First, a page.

By the time that year expired, Wood had been excommunicated from ERG and his company brought under the thumb of its largest creditor, Beal Bank, from which he had borrowed $375 million. This bank is owned by Andrew Beal, another oil-patch billionaire from Texas, who to date has donated $10 million to help get Donald Trump elected. As reported by the New York Times, Beal likes to play high-stakes poker — for millions of dollars — with the world’s best. Currently he’s leading a crusade to undermine California’s push for alternative energy at the Federal Energy Regulatory Commission. Beal insists renewable energies enjoy unfair competitive advantages in accessing transmission lines, so he’s moving heaven and earth in favor of traditional, if dirty, energy sources. With assets worth $8 billion, Beal can move a lot of heaven and earth.
When Parke and the Planning commission evaluate just how fully ERG is — or is not — mitigating its greenhouse-gas emissions, Beal’s hostility to renewable energy at the federal level should raise red flags. For all practical purposes, ERG is now Andy Beal’s company.
Parke, it should be noted, is not out to get ERG. In fact, at the first ERG hearing, Parke all but invited Andy Caldwell of COLAB — one of the most pro-oil voices in all of Santa Barbara — to speak. Caldwell said he’d rather stick a needle in his eye. Then Parke — who knew the Environmental Defense Center was giving about 18 minutes of testimony — offered Caldwell 15 minutes. This seriously bugged some in the eco-warrior camp: Why was Parke going to such lengths?
For Parke, the commission, and the community, a key question is the 250,000 metric tons of greenhouse gases — per year — that ERG will generate. Anyone wondering about the reality of climate change and sea-level rise need only look at the recent proposal by the Bacara, the ritziest, glitziest luxury experience Goleta has to offer, to move its beachfront clubhouse — dressing rooms, snacks, the whole nine yards — 183 feet inland from the sea. The party line by ERG and county energy planners is that ERG will address this problem by buying the requisite number of offsets to mitigate its greenhouse emissions down to zero.
At the most recent hearing, Parke was not satisfied. No one has seen the list of offsets, he objected. No one knows if they’re real or imagined, conjured by some bankrupt oil company. Parke then told the old joke about the chemist, the engineer, and the economist who found themselves stranded on a desert island with cans of food but no can opener. The economist, Parke laughed, solved the problem, stating, “We’ll just assume the cans are open.” I don’t know if either the county energy staff or ERG found it amusing. Both camps contend this level of detail — at least now — is unprecedented.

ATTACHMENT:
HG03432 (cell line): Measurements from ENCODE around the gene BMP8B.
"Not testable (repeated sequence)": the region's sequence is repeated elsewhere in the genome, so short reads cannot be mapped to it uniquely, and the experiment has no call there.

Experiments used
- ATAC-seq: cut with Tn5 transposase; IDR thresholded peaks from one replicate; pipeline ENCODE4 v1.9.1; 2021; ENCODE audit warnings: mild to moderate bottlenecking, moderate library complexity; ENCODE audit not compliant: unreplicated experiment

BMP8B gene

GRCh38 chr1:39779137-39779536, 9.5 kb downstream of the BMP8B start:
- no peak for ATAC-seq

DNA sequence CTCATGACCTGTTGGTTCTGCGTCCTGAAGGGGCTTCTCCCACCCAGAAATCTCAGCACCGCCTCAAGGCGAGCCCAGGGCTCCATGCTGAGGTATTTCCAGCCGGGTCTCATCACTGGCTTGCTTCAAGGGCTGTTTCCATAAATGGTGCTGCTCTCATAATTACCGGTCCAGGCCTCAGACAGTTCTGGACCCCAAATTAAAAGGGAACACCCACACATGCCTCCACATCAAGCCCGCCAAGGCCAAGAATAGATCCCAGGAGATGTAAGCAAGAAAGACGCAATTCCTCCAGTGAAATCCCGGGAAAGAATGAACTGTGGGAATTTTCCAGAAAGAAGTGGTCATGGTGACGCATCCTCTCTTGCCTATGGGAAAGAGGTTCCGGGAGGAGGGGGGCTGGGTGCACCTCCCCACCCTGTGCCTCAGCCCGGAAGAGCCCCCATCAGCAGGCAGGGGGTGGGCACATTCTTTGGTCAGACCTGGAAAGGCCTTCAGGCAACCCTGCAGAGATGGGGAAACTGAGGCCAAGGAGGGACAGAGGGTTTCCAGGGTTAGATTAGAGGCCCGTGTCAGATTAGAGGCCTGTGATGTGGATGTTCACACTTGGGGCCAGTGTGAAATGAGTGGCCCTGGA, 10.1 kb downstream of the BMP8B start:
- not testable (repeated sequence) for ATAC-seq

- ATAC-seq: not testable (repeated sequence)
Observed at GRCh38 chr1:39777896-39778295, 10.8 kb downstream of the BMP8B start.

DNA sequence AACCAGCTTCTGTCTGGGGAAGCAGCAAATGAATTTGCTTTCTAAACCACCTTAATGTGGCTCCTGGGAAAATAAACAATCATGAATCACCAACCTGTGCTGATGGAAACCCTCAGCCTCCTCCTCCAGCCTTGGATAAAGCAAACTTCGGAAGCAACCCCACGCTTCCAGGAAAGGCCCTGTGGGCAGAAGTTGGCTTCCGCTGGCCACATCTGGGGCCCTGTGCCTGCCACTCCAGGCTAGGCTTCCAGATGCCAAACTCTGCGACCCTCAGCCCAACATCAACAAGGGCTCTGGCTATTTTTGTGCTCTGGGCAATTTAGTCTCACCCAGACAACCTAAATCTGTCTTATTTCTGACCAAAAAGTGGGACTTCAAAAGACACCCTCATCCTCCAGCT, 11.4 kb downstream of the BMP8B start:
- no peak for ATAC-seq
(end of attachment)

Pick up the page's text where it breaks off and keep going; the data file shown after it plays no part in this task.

The issue is even more complicated. By “assuming” a priori that the greenhouse gases could and would be mitigated, Parke has argued, such emissions can be categorized as a Class II environmental impact as opposed to a Class I impact in the EIR. This difference in nomenclature matters. If such emissions were categorized as Class I, Parke argued, the county could insist the EIR consider alternatives to how the steam — that’s then injected thousands of feet below the earth’s surface — is heated. The power needed to boil so much water is what creates most of the greenhouse gases. Burning hydrocarbons to get the job done is the problem.
Parke and other commissioners questioned why solar power could not be used. They were told it was infeasible. The sun doesn’t shine on Cat Canyon like it does in Kern County, we are told, and other places where solar power has, in fact, been used to heat steam-injection oil operations. That alternative was not explored in the EIR. Likewise, Parke wondered why ERG couldn’t plug into the electrical grid for juice; there are nearby power lines. After all, 100 percent of all electricity in California is supposed to be generated by renewables by the year 2040.
An interesting detail. After the first meeting, someone gave Parke an old photograph of the train that used to haul oil out of Cat Canyon back around 1908. Guess what? It was an electric-powered train. If electricity worked then, maybe it can work now. You don’t know until you ask.
Icelandic ponies or polo ponies: you decide.